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Kevin Figsby’s coaching journey

by George Menexis February 12, 2013
Kevin Figsby’s coaching journey


Photo Brianna Thicke

“When you do get that kid in, you’re with him almost everyday for four or five years. You watch them grow, you watch them develop through all kinds of life’s different up and downs. Most people don’t get to see that, and it’s phenomenal to see that. To see a first-year mature and graduating, it’s a phenomenal experience.”

That was Kevin Figsby’s reply when asked what his favourite part of coaching was. It’s being a mentor for these kids every single day, an “extended parent,” as he said. That’s what draws him to the job of coaching, ever since he first came out of university.

Figsby changed the face of Concordia University’s hockey program since first taking over in 2000. He’s instilled an exemplary set of values in the players that are based on two extremely important values.

“Two things that have been instilled in our program is pride and tradition,” said Figsby. “And it’s something we really believe in. You respect the traditions of the people that have been here before you and you take pride in doing it.”

The guiding values and strong core of the team can be attributed to Figsby’s staggering reputation as a coach. Growing up in Pointe-Saint-Charles, Figsby was introduced to community involvement and volunteering from a very young age. It has shaped him not only in his coaching career, but also in his life as well. It’s through these experiences that he’s managed to implant community values in every Stingers player passing through the program for 13 years.

“I think it’s an important mission of the university to make sure the players are involved in an academic, social and community perspective as well,” Figsby said. “It’s one of my big beliefs that you have to be involved with community.”

Throughout the years, Figsby has been involved with countless organizations, raising funds as president of James-Lynn High School where he used to be a student and starting his own organization in his hometown called the Pointe-Saint-Charles Hall of Recognition. Over the years, the organization has raised more than $350,000 for scholarships.

“The scholarships provide almost $25,000 a year for kids to pursue post-secondary education,” explained Figsby. “These are kids from Pointe-Saint-Charles that no one really gave a chance to.”

Although his community involvement is enough to jam pack a schedule, Figsby has made it far as a coach as well, earning himself the title of master through Hockey Canada and has received the highest coaching certification in the world. He’s only one of 31 coaches to have received this honour. He’s coached team Canada at the World U-17 Championships and won a bronze medal in 1995, with current NHL goaltender Roberto Luongo on his roster. He won another bronze medal in 2011 coaching Canada at the World University Championship in Turkey and was invited as a guest coach to the Montreal Canadiens’ training camp in 2005.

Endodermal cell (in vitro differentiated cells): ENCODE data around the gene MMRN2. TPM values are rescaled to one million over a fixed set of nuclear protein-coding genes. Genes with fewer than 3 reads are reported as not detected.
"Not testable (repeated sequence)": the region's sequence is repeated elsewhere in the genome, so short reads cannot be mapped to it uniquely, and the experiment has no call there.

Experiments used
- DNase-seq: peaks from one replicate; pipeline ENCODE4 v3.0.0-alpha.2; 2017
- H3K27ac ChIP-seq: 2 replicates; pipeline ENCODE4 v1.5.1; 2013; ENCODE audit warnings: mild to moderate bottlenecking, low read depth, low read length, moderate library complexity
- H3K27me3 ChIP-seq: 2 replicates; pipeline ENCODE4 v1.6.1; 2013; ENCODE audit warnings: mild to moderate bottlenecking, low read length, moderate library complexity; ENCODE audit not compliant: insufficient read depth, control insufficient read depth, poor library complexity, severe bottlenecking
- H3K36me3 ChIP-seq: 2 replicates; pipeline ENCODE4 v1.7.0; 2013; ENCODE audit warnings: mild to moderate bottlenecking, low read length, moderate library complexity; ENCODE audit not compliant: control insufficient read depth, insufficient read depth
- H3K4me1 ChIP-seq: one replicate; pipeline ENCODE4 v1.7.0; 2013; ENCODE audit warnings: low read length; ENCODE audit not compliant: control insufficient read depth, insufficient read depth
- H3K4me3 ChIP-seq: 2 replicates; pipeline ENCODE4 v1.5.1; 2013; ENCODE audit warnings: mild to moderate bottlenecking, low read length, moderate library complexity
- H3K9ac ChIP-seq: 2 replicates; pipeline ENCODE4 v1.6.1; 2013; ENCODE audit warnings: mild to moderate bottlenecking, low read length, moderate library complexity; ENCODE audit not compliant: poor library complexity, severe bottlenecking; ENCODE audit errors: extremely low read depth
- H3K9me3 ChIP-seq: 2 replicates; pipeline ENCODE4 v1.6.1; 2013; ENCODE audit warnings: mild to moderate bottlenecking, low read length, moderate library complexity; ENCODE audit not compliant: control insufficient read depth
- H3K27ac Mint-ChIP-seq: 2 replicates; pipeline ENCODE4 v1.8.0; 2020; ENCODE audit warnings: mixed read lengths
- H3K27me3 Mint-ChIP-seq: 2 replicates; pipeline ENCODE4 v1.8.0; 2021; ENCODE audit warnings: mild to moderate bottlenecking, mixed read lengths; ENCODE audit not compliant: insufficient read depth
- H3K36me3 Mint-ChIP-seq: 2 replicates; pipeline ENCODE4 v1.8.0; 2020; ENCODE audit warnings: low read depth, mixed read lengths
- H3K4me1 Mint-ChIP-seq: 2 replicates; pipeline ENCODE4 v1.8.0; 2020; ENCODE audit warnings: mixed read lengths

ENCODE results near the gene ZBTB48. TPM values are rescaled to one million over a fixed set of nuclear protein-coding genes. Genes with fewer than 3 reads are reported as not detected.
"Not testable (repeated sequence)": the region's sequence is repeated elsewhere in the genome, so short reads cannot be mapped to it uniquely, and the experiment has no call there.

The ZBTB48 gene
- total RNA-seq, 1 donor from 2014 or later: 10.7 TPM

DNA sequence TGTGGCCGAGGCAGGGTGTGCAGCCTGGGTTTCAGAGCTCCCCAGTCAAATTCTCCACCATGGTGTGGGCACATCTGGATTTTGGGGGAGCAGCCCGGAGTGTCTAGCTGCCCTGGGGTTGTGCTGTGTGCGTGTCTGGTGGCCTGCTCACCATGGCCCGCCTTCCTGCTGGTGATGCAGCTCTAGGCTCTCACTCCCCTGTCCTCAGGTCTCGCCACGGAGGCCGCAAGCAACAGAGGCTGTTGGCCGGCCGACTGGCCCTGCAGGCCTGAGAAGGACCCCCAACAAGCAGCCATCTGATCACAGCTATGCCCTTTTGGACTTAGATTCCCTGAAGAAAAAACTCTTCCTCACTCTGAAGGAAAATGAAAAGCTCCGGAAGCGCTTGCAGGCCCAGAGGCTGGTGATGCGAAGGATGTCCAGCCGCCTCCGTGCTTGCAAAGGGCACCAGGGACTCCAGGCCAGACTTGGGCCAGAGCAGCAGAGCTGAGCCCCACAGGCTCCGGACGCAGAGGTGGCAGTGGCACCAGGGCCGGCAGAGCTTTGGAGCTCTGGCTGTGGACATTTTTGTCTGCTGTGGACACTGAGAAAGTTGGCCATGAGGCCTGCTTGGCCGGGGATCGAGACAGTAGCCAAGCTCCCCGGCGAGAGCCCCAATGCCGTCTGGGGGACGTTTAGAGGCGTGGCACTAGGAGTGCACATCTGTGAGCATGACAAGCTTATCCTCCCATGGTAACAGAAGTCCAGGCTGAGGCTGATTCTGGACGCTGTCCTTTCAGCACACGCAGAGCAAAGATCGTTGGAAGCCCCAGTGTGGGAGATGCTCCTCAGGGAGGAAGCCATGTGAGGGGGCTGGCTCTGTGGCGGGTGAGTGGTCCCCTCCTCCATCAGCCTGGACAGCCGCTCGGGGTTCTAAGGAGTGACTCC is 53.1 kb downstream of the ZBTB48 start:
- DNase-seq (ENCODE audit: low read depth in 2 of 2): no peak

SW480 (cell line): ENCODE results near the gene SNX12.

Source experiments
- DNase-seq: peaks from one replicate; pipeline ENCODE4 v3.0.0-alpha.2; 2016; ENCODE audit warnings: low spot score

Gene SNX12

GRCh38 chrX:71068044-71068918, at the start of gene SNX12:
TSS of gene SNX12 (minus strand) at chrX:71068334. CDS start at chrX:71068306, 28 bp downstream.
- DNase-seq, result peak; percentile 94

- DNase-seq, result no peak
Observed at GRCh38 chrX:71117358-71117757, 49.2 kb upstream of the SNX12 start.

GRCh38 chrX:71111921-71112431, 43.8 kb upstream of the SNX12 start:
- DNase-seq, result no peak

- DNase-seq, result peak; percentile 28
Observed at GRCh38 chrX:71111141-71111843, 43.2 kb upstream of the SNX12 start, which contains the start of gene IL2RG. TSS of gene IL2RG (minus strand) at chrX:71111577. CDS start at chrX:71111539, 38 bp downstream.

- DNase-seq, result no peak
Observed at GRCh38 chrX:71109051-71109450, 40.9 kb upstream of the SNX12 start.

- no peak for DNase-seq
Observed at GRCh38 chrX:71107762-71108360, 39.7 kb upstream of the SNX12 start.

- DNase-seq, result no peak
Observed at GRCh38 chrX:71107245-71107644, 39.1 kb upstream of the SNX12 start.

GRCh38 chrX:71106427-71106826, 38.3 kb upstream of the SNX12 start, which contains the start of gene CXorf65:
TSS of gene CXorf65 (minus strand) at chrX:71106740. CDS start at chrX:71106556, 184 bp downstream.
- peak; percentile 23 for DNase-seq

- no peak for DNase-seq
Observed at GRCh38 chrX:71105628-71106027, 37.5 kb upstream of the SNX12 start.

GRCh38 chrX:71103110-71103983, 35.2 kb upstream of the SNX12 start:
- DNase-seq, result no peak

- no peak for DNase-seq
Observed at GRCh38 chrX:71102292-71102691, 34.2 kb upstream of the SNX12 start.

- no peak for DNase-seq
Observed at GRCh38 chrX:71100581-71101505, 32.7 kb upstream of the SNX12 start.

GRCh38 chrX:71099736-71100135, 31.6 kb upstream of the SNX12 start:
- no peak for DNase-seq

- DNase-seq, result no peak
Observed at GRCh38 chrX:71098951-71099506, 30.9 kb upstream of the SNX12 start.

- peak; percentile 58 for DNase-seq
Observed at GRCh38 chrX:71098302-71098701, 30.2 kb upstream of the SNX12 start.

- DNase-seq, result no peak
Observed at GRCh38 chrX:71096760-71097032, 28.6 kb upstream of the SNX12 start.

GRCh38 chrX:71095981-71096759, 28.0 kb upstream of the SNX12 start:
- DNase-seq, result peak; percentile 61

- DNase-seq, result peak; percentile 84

If there’s one thing Figsby’s sure about, it’s that staying in coaching was the best decision of his life. Before he became a full-time coach at Concordia University, Figsby had a major position in the banking world. When he was promoted to a director of sales and marketing in North America, he was told he would have to drop his coaching job as head coach of the AAA Lac St-Louis Lions. And he did. This, he says, was his only regret.

“I chose the bank over hockey and over coaching,” he said. “I was probably the most miserable individual you could meet for that period of time, because the passion that I had, the thing that drove me from a creativity perspective had been coaching.”

It isn’t much of a surprise that when he was offered the head coaching position at Concordia in 2000, he accepted it without a backwards glance. It goes to show that no matter the situation, your passion will prevail. He’s been here ever since, has seen the program grow and improve and has been an enormous part of the organization as soon as he stepped onto the scene.

“I still have that passion for coaching right now. I love coming here everyday,” said Figsby. “The university is moving forward and those are things that inspire you everyday.”

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